Denmark charges man who burned Quran with blasphemy

A copy for the holy Quran is displayed in the Egypt's Museum of Islamic Art.
A copy for the holy Quran is displayed in the Egypt's Museum of Islamic Art.PHOTO: REUTERS

NEW YORK (NYTIMES) A 42-year-old man who burned a Quran and posted a video of it on Facebook has been charged with blasphemy in Denmark, a striking decision by prosecutors in a country that is largely secular but has grappled with the role of Islam in public life.

The decision stunned many Danes: No one has been convicted of blasphemy in Denmark since 1946, and the country has a long tradition of free speech; burning the flag is not a punishable crime.

Simmering tensions between religious sensitivities and free speech have been a theme in Denmark since 2005, when the newspaper Jyllands-Posten published 12 cartoons of the Prophet Muhammad. The depictions outraged many Muslims, who consider such representations to be blasphemous.

The decision to charge the Quran burner was made by a regional prosecutor in Viborg, on the Jutland peninsula, and had to be approved by the country's attorney general.

The blasphemy law has been invoked only a handful of times since its creation in 1866, most recently in 1971.

In the current case, the suspect, who was not identified by the authorities but called himself John Salvesen on Facebook, uploaded a video of a Quran being burned in his backyard.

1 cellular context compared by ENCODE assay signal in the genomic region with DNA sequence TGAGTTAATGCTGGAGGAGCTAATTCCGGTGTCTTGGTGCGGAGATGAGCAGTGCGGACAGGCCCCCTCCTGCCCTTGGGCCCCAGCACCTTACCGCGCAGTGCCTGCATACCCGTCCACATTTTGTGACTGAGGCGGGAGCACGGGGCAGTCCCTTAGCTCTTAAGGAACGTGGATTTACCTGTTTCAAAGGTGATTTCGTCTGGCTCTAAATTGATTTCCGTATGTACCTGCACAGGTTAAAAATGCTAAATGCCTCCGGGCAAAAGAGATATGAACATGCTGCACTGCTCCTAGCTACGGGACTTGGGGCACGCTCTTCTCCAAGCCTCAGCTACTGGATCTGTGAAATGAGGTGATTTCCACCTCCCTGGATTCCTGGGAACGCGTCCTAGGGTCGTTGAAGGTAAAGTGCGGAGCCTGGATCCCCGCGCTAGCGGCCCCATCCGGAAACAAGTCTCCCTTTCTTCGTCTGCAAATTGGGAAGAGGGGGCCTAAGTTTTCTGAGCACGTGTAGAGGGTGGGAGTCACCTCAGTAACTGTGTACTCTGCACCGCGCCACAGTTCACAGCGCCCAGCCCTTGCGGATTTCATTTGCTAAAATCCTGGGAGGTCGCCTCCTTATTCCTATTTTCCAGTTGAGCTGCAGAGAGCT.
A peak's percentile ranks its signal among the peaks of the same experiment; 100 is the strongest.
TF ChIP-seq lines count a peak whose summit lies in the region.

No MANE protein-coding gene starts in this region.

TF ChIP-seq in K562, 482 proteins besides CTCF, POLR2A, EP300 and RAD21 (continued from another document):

In the four-minute, 15-second clip, the clicking sounds of a lighter are heard before flames engulf the large leather-bound book.

The video did not get widespread attention at the time. The defendant - his true name is still not clear - was charged last year with hate speech, but the indictment was later changed to blasphemy, a decision prosecutors announced on Wednesday.

His lawyer, Rasmus Paludan, argued that his client had burned the Quran in "self-defense."

"The Quran contains passages on how Mohammed's followers must kill the infidel, i.e. the Danes," he said. "Therefore, it's an act of self-defence to burn a book that in such a way incites war and violence."

Jan Reckendorff, the regional prosecutor who brought the charge against Salvesen, said in a statement: "It is the prosecution's view that circumstances involving the burning of holy books such as the Bible and the Quran can in certain cases be a violation of the blasphemy clause, which covers public scorn or mockery of religion."